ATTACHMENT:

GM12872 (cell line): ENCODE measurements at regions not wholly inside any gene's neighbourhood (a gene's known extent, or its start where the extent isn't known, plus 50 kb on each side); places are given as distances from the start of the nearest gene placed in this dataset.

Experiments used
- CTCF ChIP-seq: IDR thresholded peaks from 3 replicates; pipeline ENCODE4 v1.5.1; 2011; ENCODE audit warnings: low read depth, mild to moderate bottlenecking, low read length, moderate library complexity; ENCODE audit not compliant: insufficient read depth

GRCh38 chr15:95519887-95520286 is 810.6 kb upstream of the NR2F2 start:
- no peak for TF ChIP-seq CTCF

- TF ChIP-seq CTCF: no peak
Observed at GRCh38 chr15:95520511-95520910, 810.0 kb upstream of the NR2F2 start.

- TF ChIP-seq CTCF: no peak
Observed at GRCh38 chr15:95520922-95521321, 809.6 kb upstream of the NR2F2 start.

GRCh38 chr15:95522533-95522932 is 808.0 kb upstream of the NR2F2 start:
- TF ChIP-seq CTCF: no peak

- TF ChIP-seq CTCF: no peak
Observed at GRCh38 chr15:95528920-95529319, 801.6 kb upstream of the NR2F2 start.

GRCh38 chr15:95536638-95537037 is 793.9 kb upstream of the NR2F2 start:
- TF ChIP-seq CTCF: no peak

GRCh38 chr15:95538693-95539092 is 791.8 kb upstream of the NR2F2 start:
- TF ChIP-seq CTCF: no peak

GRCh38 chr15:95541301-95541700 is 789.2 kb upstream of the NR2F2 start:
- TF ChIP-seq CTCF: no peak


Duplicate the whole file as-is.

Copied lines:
GM12872 (cell line): ENCODE measurements at regions not wholly inside any gene's neighbourhood (a gene's known extent, or its start where the extent isn't known, plus 50 kb on each side); places are given as distances from the start of the nearest gene placed in this dataset.

Experiments used
- CTCF ChIP-seq: IDR thresholded peaks from 3 replicates; pipeline ENCODE4 v1.5.1; 2011; ENCODE audit warnings: low read depth, mild to moderate bottlenecking, low read length, moderate library complexity; ENCODE audit not compliant: insufficient read depth

GRCh38 chr15:95519887-95520286 is 810.6 kb upstream of the NR2F2 start:
- no peak for TF ChIP-seq CTCF

- TF ChIP-seq CTCF: no peak
Observed at GRCh38 chr15:95520511-95520910, 810.0 kb upstream of the NR2F2 start.

- TF ChIP-seq CTCF: no peak
Observed at GRCh38 chr15:95520922-95521321, 809.6 kb upstream of the NR2F2 start.

GRCh38 chr15:95522533-95522932 is 808.0 kb upstream of the NR2F2 start:
- TF ChIP-seq CTCF: no peak

- TF ChIP-seq CTCF: no peak
Observed at GRCh38 chr15:95528920-95529319, 801.6 kb upstream of the NR2F2 start.

GRCh38 chr15:95536638-95537037 is 793.9 kb upstream of the NR2F2 start:
- TF ChIP-seq CTCF: no peak

GRCh38 chr15:95538693-95539092 is 791.8 kb upstream of the NR2F2 start:
- TF ChIP-seq CTCF: no peak

GRCh38 chr15:95541301-95541700 is 789.2 kb upstream of the NR2F2 start:
- TF ChIP-seq CTCF: no peak